There’s something about space stations that turn me on, in a literal sense of course. For me, some of the best science fiction shows have been set on space stations. Deep Space 9 stands out, of course, but in my opinion the Daddy of them all is Babylon 5, an amazing and for its time, ahead of the posse when it came to CGI, boasting an interstellar cast which told a complex and human and alien story over five seasons. The recent news that B5 will be rebooted in the near future excites and terrifies me in equal measure, but with J.Michael Straczynski at the helm, at least the vision will be somewhat similar. As long as he includes the classic John Sheridan line, “Get the hell out of our galaxy,” I’ll be happy.
At a time in my lead when my ‘read list’ on Goodreads is heavily comprised of many degrees of science fiction, my current reads have been primarily space operas. I’m coming to the end of Gareth L. Powell’s Embers of War trilogy, and soon will start the final novel in James S.A. Corey’s Expanse series, Leviathan Falls. It’s an exciting time for me. But a writer I’ve recently discovered, thanks to following Powell’s Twitter account, is American author J. Dianne Dotson. Heliopause is the first book in her Questrison Saga quartet. It’s set mainly on a space station, so you know I was all over it like a bad suit.
Forster works on the research space station Mandira, near the outermost limit of our solar system, known as the Heliopause, that part of the solar system which is exposed to particles and ions of deep space (thanks, Google). He pals around with Gibbons and Efron, and together they the station operational and each other sane. Forster reminisces over his lost love Auna, but struggles on anyway. At the beginning of the book, he sees lights where lights should not occur. It’s not a hallucination because others see them, too. It’s a transmission of sorts, in Morse Code of all things, as discovered by Gibbons’ AI assistant Veronica. There is a sense of excitement on Mandira, as one of their colleagues, Captain Spears, is on the way with a ship-load of much-needed replenishments and goodies. However, when contact is lost with Spears’ ship, and Forster and Efron realise that the mysterious transmission may be behind it, they come up with a plan to locate the source. The station’s matriarch, Meredith, suspects the transmission may be the key to locating her daughter Ariel, a telepath who went missing on a mission many years back.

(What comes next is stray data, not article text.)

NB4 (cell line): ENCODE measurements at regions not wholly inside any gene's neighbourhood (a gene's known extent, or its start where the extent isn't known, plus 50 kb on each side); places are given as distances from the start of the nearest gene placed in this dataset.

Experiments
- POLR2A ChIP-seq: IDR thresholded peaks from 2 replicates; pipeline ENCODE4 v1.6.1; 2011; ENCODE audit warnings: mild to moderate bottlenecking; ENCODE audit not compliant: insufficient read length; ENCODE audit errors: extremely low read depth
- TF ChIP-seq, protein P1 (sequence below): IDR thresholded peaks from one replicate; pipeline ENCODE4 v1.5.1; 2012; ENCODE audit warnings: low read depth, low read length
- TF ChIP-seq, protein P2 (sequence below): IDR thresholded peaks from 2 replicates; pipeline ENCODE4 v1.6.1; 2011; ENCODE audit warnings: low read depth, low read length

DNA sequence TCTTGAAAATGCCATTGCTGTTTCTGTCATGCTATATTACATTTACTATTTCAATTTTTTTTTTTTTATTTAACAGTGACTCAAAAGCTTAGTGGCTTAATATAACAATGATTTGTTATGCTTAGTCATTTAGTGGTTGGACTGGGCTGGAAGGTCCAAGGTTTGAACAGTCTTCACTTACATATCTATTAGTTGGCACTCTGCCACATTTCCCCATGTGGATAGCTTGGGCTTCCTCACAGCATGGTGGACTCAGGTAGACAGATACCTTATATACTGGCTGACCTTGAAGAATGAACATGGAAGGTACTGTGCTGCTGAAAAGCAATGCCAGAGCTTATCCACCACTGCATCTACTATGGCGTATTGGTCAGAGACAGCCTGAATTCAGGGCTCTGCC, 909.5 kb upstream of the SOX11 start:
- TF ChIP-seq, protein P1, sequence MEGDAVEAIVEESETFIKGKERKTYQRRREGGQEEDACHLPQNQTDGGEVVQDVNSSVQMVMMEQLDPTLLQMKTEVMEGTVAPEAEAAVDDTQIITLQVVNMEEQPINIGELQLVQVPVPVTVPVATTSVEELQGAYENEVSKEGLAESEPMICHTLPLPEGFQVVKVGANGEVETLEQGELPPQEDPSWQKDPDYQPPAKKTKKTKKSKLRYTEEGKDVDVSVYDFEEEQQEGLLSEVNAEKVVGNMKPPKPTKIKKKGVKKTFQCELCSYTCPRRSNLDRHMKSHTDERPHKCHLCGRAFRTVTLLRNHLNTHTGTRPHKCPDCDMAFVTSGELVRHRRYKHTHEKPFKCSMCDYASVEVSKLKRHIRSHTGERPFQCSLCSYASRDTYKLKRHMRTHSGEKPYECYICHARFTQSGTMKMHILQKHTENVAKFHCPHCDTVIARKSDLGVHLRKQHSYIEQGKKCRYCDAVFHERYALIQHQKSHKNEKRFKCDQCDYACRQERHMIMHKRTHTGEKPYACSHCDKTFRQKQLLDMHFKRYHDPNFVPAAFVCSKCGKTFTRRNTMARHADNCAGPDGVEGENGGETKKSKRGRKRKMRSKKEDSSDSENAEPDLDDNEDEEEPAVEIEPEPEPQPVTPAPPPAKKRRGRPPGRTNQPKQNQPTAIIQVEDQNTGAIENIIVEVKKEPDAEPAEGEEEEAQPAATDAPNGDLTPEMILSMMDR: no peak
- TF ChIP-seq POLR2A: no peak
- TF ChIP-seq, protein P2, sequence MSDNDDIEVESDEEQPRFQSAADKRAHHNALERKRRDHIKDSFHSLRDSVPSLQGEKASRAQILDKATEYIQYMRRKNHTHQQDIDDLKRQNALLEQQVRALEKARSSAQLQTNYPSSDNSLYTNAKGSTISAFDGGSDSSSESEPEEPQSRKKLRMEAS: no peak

Heliopause is classic Golden Age science fiction, taking me back to Star Trek in all its glory and, of course Babylon 5. It’s closer to B5 because of the looming presence of forces deep outside the Border Wall that spell certain doom and devastation to Mandira and ultimately humanity. One of Forster’s friends, Efron, knows more than he lets on, and he urges Forster to use his own latent telepathic powers to aid the mission and save Ariel. And that, dear reader, is only the start of the book. What happens from then on is a rip-roaring read that had me gasping at some of the plot twists. J. Dianne Dotson self-published Heliopause and did a wonderful job at keeping the different plot strands together. As it is the first book of four, some questions will be answered, but many more will be left dangling. And that’s as it should be. By the end of the book, certain characters will have met their destiny and we may or may not see them again in future books. But others will remain, and their story will continue. I will read the next book, Ephemeris, with glee and purpose. I loved this book and I’m so happy I found out about it.